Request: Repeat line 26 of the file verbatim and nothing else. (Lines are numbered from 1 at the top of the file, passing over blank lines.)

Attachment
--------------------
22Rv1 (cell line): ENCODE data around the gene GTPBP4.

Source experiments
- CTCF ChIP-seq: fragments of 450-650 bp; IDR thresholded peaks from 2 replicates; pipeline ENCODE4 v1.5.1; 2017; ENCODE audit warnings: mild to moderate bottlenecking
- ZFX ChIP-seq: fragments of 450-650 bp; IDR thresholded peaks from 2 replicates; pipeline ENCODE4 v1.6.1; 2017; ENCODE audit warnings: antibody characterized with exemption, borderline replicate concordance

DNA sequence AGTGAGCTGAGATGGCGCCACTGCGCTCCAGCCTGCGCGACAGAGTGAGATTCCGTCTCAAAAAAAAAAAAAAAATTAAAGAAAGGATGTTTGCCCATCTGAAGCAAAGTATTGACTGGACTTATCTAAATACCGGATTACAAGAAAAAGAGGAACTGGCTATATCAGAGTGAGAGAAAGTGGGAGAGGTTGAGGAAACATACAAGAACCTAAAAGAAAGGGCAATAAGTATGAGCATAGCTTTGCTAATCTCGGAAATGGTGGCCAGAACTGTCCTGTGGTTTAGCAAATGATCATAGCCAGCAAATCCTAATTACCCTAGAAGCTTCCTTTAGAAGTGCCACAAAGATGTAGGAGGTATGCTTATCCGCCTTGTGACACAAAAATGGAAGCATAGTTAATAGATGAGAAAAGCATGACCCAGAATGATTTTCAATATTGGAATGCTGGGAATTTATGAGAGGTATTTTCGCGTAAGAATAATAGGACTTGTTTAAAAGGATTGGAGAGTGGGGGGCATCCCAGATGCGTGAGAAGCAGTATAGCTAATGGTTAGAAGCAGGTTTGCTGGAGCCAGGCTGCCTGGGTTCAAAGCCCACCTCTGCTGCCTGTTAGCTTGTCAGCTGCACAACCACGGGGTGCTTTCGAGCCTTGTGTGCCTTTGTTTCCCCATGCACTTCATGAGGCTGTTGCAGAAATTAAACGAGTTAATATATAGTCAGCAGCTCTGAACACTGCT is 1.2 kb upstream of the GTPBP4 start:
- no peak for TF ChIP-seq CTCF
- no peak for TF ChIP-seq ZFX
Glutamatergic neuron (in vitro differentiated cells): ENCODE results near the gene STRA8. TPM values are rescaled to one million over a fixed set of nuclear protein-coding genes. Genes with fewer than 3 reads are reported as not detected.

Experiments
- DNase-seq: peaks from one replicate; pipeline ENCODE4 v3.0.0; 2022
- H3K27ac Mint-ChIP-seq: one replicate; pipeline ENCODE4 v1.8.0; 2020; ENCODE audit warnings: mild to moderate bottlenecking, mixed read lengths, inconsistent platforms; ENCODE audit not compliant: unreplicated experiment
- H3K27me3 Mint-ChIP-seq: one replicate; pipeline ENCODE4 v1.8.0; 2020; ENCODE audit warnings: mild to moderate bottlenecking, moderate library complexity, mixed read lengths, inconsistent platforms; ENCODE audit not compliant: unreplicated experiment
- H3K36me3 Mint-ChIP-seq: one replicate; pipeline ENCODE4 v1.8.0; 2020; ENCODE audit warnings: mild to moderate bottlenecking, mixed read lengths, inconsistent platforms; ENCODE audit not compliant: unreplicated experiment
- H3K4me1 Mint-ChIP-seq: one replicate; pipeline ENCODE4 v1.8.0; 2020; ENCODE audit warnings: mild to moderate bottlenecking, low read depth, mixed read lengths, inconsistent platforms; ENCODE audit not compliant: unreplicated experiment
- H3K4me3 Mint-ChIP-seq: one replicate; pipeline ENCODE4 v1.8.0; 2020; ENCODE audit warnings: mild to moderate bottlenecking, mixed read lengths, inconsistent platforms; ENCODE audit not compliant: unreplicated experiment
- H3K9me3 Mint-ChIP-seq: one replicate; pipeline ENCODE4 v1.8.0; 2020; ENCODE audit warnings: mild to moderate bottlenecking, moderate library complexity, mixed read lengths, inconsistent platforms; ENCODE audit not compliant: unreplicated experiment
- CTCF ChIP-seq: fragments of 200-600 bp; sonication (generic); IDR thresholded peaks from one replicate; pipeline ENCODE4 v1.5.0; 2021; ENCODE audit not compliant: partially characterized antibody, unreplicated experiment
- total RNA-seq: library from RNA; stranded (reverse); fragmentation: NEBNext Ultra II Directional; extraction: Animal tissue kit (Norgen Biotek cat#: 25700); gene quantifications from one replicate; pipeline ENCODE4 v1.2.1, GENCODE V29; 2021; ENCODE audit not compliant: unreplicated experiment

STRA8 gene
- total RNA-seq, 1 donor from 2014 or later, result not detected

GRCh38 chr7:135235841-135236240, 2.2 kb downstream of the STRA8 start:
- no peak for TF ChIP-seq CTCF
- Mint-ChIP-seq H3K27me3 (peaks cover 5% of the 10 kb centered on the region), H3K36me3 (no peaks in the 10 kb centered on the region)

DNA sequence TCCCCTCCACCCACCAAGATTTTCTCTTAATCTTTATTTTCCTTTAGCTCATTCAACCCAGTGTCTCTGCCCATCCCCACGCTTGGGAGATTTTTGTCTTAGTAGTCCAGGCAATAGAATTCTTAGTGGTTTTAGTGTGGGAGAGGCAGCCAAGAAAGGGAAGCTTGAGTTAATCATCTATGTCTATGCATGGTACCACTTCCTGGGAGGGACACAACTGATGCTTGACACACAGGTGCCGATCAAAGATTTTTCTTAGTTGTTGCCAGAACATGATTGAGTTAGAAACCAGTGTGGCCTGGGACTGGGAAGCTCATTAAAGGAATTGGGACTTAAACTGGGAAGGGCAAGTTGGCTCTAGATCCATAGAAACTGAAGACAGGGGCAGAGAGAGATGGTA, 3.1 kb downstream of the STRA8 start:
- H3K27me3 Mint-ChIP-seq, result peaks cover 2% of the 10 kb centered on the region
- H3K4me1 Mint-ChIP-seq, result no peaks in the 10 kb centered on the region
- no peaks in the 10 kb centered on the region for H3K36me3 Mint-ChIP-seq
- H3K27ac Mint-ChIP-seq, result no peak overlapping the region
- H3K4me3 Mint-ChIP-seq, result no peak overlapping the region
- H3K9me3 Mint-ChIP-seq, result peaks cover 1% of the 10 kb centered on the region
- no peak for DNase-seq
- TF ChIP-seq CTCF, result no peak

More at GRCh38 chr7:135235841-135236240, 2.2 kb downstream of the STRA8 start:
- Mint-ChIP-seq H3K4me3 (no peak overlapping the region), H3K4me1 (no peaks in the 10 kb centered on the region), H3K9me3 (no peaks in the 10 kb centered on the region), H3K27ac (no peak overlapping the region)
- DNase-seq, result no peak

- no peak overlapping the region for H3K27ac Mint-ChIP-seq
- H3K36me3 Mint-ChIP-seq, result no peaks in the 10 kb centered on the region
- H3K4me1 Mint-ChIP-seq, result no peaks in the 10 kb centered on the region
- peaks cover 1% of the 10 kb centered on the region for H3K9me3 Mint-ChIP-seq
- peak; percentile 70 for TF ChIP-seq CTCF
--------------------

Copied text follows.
- H3K4me1 Mint-ChIP-seq, result no peaks in the 10 kb centered on the region